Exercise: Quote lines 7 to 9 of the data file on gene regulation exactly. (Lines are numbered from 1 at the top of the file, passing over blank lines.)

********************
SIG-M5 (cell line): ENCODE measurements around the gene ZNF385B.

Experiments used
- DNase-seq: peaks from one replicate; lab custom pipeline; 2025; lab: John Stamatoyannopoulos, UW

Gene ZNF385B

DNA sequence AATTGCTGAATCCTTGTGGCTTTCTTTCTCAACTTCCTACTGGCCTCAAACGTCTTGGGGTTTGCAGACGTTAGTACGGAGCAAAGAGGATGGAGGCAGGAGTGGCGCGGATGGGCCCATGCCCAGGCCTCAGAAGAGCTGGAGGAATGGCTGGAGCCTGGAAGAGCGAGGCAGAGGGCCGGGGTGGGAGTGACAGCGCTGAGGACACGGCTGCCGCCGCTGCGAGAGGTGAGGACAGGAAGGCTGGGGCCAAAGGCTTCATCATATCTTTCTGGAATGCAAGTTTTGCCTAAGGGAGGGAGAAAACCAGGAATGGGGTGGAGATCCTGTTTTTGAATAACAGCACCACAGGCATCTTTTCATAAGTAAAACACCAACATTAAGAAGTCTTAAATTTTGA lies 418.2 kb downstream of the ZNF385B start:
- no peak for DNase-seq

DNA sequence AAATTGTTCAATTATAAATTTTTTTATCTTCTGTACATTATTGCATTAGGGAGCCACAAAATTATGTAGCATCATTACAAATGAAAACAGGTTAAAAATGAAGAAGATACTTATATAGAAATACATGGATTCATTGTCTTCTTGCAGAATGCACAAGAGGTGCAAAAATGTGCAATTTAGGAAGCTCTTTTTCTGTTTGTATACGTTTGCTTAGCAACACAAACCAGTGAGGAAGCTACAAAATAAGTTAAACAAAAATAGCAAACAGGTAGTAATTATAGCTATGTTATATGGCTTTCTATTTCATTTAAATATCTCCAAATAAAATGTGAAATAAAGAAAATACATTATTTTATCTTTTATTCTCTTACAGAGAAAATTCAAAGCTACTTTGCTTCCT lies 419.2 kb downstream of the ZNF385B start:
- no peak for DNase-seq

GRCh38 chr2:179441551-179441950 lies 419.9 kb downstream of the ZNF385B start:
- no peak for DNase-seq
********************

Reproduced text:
DNA sequence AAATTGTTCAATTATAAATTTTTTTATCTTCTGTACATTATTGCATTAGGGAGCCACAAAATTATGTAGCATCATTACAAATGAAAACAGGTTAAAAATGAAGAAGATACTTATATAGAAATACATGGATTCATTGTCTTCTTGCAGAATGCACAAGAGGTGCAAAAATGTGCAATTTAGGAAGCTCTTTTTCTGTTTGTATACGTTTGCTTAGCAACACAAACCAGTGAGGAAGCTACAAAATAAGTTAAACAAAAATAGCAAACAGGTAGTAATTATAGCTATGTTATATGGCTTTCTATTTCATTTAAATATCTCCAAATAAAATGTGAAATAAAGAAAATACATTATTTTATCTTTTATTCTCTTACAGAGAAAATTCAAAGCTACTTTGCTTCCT lies 419.2 kb downstream of the ZNF385B start:
- no peak for DNase-seq

GRCh38 chr2:179441551-179441950 lies 419.9 kb downstream of the ZNF385B start: